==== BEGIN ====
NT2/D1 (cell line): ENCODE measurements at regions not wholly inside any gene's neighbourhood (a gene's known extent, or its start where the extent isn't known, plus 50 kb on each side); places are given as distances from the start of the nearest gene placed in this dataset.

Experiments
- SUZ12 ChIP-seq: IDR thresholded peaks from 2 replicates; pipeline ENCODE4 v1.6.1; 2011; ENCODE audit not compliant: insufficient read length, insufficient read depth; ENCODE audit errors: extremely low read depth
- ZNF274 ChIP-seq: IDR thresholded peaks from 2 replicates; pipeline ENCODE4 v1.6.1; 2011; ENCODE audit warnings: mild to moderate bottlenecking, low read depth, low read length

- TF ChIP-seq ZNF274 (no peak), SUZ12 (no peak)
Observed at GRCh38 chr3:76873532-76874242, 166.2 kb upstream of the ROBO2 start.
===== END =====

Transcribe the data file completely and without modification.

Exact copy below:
NT2/D1 (cell line): ENCODE measurements at regions not wholly inside any gene's neighbourhood (a gene's known extent, or its start where the extent isn't known, plus 50 kb on each side); places are given as distances from the start of the nearest gene placed in this dataset.

Experiments
- SUZ12 ChIP-seq: IDR thresholded peaks from 2 replicates; pipeline ENCODE4 v1.6.1; 2011; ENCODE audit not compliant: insufficient read length, insufficient read depth; ENCODE audit errors: extremely low read depth
- ZNF274 ChIP-seq: IDR thresholded peaks from 2 replicates; pipeline ENCODE4 v1.6.1; 2011; ENCODE audit warnings: mild to moderate bottlenecking, low read depth, low read length

- TF ChIP-seq ZNF274 (no peak), SUZ12 (no peak)
Observed at GRCh38 chr3:76873532-76874242, 166.2 kb upstream of the ROBO2 start.